Can we turn on the High Voltage?

November 22, 2009 at 2:56 pm Leave a comment

If you want to turn on a light, or start your car, you rarely pause to think about possible damage that might result. But when beam is coursing through the CMS muon end caps, we think about it very carefully. In fact, we discuss in all seriousness when to turn on the high voltage, when there is beam in the machine.

Images of the CMS muon end cap detector (EMU for short) have been shown hundreds of times, including on the cover of Newsweek. Lots of copper surfaces, thick steel disks – what could be delicate about that?

CSC disk being lowered

One of the CMS muon end cap disks being lowered into the experimental hall

The chambers inside are very well made by experts in Russia, China and the United States. They are relatively robust in a mechanical sense, though we would not want any of them to fall from their mounting on those large steel disks.

The danger is in the gas and the wires. The detecting layers consist of thin gas layers sandwiched between cathode strips, with anode wires stretched in planes between the cathode planes. A large voltage (several thousand volts) are applied between the cathodes and the anode; this is part of the gas amplification mechanism which allows us to detector the wispy muon tracks as they pass through the chamber. In order to detect the muons, we need to have this high voltage turned on.

gas gap

Diagram of the gas gap in a cathode strip chamber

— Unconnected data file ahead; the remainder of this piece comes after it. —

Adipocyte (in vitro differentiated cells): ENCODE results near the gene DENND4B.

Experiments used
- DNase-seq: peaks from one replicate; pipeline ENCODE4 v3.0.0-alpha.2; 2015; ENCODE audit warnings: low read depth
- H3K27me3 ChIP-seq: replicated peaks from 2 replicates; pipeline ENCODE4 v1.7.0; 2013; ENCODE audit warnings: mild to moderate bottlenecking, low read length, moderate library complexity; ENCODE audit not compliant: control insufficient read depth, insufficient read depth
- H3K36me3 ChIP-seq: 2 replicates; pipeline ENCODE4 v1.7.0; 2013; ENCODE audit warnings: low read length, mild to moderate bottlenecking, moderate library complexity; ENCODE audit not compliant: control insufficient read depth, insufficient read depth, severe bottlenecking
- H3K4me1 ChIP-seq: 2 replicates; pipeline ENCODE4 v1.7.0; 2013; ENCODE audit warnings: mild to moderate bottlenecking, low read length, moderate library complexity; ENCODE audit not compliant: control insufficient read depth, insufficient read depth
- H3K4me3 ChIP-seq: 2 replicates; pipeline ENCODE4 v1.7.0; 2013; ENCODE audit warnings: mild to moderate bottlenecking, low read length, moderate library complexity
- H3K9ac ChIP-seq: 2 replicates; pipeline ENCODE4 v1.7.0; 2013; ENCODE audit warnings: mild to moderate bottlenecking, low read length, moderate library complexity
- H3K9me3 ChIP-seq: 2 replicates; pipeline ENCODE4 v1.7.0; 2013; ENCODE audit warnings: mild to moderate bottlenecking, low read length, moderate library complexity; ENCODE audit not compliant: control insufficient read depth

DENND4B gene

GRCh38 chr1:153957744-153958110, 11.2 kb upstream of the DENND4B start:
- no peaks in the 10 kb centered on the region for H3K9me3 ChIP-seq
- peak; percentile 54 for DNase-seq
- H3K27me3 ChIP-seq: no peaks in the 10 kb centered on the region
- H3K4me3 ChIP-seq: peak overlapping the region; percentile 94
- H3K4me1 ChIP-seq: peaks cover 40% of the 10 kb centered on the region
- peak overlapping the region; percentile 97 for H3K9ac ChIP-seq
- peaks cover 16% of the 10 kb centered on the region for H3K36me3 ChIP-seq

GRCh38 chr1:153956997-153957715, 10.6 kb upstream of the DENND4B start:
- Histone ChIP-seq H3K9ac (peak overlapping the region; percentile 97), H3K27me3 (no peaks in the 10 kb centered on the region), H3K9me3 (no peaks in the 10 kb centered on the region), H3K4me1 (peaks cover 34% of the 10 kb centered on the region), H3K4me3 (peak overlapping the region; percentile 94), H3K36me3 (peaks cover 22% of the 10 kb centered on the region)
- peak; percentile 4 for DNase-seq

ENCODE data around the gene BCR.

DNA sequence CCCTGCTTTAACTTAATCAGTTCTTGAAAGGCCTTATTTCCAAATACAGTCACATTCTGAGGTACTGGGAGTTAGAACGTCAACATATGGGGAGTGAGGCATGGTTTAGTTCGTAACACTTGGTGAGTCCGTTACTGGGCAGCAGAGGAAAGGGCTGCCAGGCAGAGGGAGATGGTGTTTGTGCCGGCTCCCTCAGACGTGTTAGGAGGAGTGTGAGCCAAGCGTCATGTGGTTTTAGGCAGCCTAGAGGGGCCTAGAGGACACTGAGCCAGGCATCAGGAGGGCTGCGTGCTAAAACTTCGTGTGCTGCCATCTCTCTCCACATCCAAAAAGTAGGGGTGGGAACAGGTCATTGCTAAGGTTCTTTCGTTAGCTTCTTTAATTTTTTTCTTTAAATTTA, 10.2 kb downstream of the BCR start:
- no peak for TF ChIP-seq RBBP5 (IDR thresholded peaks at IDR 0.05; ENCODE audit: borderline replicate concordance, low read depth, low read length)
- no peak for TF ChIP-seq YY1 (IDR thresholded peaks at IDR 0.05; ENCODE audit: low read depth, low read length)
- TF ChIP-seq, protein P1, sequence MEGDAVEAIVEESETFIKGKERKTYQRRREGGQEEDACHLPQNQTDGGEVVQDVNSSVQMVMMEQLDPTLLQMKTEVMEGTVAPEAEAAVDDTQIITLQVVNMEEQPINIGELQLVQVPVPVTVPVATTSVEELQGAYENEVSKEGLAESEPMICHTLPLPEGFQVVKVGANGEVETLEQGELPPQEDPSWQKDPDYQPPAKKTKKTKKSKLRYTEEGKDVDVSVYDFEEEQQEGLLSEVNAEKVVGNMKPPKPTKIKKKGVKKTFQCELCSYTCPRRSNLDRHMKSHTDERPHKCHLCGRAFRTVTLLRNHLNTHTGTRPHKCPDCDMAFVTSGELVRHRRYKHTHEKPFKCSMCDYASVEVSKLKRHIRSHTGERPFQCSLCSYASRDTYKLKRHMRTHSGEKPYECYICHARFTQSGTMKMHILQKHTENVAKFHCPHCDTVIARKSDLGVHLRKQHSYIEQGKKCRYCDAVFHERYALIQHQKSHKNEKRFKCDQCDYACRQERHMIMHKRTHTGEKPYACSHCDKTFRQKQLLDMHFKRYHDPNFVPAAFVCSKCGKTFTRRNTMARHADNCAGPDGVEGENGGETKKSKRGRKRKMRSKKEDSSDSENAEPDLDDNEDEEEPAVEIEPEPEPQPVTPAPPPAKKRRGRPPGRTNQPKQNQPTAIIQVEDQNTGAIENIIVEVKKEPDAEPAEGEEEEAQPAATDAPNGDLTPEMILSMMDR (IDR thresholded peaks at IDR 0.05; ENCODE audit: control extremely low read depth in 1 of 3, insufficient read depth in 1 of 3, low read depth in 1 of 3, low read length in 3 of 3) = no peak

This is a delicate instrument, and quite sensitive to minute amounts of ionization (on the order of 100 electron-ion pairs or fewer). You can’t spray it with intense concentrated charged particle fluxes or you risk damaging the instrument. Putting the beam through one of these chambers would be like igniting an old-fashioned camera flash in front of night vision goggles.

You might object that we splashed millions of muons through the detector in the famous beam splash events, which I wrote about a couple of days ago. It is true that this is an immense amount of ionization compared to a single muon or a muon pair. But it was spread around a hundred squared-meters of area, not concentrated in a narrow area close to the beam. (Nonetheless, we put the high voltage at low values just to be very safe, as mentioned in my posting.)

So, when the LHC operators are circulating beam, looking for the rough spots and making systematic adjustments to machine controls and monitors, we have to protect our delicate detector. At this point in time, when an eager physicist asks:

Can we turn on the high voltage?

the answer will often be:

be patient, not quite yet…

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Entry filed under: Particle Physics.

Beyond Beam Splash Events Collisions in CMS !!!

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